Ford today previewed the all-new Ford Focus RS, a high-performance road car that debuts the innovative Ford Performance All-Wheel-Drive, delivering class-leading cornering speed, thrilling performance and unbridled driving enjoyment.
The Focus RS – equipped with a special 2.3-litre EcoBoost engine engineered to produce well in excess of 320PS – is the latest vehicle to be unveiled as part of a new era of Ford performance that will bring more than 12 performance vehicles to global customers by 2020.
In addition to pleasing enthusiasts, these vehicles help deliver the company’s One Ford plan for profitable growth, product excellence and innovation in every part of its business.
“The all-new Focus RS is a serious machine with high-performance technology and innovative engineering that sets a new benchmark for driving exhilaration on the road and track,” said Raj Nair, group vice president, Global Product Development, Ford Motor Company. “The RS line has a proud history of technical breakthroughs that have migrated to mainstream Fords to benefit all of our customers, and the new Focus RS is no exception. It’s a great example of our passion for innovation through performance and creating vehicles that make people’s hearts pound.”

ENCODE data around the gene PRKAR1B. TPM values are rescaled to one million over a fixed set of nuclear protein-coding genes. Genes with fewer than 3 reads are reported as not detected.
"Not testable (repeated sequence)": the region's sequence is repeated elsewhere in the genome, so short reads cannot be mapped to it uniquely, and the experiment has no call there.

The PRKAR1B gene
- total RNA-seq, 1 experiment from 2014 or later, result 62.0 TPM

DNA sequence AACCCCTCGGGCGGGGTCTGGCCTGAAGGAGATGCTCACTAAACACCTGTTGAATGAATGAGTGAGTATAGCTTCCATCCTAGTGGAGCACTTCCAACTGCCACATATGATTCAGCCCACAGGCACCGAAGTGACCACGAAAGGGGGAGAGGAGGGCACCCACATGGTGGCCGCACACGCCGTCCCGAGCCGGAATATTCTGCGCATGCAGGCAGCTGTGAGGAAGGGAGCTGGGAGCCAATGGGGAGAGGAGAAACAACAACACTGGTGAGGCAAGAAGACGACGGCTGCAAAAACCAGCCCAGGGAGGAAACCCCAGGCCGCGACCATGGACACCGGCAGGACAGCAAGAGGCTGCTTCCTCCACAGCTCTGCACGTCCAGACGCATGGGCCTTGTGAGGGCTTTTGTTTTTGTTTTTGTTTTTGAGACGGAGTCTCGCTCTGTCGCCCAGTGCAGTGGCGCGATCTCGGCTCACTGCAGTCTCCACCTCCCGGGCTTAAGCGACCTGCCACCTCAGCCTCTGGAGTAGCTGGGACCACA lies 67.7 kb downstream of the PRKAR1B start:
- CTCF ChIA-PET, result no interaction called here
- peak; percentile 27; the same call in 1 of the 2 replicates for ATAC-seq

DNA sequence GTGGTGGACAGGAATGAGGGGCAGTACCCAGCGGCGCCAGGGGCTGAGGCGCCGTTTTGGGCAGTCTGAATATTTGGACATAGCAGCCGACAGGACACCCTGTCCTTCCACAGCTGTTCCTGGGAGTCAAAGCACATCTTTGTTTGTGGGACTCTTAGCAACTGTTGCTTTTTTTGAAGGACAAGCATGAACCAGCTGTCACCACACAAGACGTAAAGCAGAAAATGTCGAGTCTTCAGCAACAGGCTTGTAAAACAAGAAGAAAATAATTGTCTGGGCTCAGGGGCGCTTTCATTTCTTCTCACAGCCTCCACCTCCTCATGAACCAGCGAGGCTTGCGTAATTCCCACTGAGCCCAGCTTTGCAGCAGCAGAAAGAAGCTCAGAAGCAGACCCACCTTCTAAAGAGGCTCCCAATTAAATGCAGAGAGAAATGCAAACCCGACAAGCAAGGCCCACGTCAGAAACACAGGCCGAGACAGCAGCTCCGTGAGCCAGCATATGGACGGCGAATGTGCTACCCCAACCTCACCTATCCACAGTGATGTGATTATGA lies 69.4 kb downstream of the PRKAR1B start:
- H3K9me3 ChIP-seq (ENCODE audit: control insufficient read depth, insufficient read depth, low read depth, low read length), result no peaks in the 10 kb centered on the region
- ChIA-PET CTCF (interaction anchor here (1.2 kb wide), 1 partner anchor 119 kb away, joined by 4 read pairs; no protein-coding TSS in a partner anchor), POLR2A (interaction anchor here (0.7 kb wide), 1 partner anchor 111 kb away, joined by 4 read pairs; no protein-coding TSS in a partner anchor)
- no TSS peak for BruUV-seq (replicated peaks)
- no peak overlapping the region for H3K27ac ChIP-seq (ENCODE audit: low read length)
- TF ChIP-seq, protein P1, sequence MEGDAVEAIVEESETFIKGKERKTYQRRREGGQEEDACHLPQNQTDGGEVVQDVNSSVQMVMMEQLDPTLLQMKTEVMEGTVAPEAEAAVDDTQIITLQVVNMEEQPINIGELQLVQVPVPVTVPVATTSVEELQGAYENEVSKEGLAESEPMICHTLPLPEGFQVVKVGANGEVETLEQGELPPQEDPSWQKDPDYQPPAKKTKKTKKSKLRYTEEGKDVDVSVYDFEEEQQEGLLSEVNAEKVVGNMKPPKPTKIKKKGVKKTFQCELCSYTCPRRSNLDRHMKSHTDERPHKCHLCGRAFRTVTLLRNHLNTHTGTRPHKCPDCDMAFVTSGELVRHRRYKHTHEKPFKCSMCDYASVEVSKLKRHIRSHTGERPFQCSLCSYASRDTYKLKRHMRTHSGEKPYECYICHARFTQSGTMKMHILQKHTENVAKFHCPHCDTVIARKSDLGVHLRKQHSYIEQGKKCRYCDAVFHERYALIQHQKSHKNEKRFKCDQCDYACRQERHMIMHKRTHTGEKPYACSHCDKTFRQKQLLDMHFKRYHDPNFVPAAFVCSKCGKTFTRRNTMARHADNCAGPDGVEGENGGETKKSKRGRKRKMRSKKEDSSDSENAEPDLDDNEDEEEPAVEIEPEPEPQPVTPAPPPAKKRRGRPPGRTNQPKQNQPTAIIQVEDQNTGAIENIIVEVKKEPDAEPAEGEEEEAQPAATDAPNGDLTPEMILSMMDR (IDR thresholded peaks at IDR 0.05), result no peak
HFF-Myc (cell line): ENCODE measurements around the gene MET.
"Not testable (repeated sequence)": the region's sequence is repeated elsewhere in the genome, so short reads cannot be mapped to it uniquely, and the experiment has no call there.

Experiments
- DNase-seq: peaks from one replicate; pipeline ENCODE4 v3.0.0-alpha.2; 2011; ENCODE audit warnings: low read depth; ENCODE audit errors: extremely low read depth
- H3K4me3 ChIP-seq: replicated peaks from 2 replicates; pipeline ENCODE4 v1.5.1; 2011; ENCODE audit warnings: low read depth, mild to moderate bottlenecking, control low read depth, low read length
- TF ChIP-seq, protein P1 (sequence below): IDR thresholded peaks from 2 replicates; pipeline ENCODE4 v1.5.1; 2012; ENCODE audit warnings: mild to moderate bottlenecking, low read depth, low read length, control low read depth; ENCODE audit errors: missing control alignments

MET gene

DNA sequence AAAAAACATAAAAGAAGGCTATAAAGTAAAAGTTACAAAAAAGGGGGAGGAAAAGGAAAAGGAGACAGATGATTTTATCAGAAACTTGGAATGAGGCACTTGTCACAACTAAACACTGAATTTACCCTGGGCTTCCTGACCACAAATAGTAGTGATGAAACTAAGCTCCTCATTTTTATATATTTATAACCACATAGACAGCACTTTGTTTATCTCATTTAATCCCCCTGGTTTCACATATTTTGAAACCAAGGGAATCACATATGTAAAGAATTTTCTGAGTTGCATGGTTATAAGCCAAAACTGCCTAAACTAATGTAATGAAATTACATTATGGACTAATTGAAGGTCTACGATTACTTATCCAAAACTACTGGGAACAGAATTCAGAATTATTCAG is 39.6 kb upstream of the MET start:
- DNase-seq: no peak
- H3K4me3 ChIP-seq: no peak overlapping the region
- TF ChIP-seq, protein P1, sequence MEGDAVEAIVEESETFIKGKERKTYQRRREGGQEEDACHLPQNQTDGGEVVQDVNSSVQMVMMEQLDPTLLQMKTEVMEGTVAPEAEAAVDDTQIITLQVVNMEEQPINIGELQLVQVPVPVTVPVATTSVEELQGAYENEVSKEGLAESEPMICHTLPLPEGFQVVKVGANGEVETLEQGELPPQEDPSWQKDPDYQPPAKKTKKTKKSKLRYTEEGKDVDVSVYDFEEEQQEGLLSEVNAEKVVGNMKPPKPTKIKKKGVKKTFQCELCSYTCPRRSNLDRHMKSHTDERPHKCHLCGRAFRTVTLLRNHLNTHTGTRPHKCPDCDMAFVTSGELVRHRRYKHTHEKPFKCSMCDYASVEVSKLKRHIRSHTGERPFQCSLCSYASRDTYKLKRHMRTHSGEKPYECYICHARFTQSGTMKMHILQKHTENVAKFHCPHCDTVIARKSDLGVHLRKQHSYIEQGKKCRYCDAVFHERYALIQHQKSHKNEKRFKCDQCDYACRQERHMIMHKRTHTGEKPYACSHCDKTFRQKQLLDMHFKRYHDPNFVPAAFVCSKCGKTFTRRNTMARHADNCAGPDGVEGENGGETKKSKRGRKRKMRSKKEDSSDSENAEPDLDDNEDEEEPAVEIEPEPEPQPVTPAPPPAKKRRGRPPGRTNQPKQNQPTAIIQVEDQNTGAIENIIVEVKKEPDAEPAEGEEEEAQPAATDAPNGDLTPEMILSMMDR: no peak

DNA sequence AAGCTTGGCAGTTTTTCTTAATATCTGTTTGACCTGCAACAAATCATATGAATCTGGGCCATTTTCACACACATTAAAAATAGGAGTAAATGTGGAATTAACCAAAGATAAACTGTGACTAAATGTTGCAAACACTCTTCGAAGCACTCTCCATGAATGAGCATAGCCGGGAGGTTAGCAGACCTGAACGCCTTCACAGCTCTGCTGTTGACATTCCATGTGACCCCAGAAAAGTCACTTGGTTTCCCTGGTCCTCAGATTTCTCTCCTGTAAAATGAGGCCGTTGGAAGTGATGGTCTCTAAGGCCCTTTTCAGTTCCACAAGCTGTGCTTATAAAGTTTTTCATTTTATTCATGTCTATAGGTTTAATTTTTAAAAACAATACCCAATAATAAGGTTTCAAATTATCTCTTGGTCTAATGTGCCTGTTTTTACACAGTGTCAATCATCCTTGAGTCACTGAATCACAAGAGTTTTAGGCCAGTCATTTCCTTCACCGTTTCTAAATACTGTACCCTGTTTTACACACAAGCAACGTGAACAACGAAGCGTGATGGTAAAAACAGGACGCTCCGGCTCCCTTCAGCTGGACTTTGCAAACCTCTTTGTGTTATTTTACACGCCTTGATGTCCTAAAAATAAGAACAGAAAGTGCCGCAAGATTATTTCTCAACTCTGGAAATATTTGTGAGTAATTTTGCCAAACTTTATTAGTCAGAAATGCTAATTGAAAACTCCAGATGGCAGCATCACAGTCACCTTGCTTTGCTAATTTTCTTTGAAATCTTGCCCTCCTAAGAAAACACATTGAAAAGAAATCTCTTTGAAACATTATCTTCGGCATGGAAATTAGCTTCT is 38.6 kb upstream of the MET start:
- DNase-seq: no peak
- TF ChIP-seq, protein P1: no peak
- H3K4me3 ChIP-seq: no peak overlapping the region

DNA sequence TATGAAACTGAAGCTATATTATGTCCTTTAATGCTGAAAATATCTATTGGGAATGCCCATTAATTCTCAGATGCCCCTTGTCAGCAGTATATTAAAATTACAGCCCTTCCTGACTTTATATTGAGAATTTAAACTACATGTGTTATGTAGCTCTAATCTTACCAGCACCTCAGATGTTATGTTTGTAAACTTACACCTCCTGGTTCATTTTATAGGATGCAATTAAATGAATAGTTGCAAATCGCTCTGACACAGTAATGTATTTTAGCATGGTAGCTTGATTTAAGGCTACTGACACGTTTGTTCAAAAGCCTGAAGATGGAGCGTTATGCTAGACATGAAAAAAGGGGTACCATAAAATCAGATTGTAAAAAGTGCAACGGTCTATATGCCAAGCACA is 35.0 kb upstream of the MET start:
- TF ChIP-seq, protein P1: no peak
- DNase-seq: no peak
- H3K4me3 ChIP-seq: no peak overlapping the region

Innovative Ford Performance All-Wheel-Drive offers unmatched handling
The all-new Focus RS exploits the innovative new Ford Performance All-Wheel-Drive with Dynamic Torque Vectoring to deliver a new level of handling capability and driver enjoyment, combining outstanding traction and grip with unmatched agility and cornering speed.
The Ford Performance AWD system is based on twin electronically-controlled clutch packs on each side of the rear drive unit. These manage the car’s front/rear torque split, and also can control the side-to-side torque distribution on the rear axle – delivering the “torque vectoring” capability, which has a dramatic impact on handling and cornering stability.
The control unit in the rear drive unit continuously varies the front/rear and side-to-side torque distribution to suit the current driving situation, monitoring inputs from multiple vehicle sensors 100 times per second. A maximum of 70 per cent of the drive torque can be diverted to the rear axle. Up to 100 per cent of the available torque at the rear axle can be sent to each rear wheel.
During cornering, the rear drive unit pre-emptively diverts torque to the outer rear wheel immediately based on inputs such as steering wheel angle, lateral acceleration, yaw and speed. This torque transfer has the effect of “driving” the car into the bend, achieving improved turn-in and stability, and virtually eliminating understeer.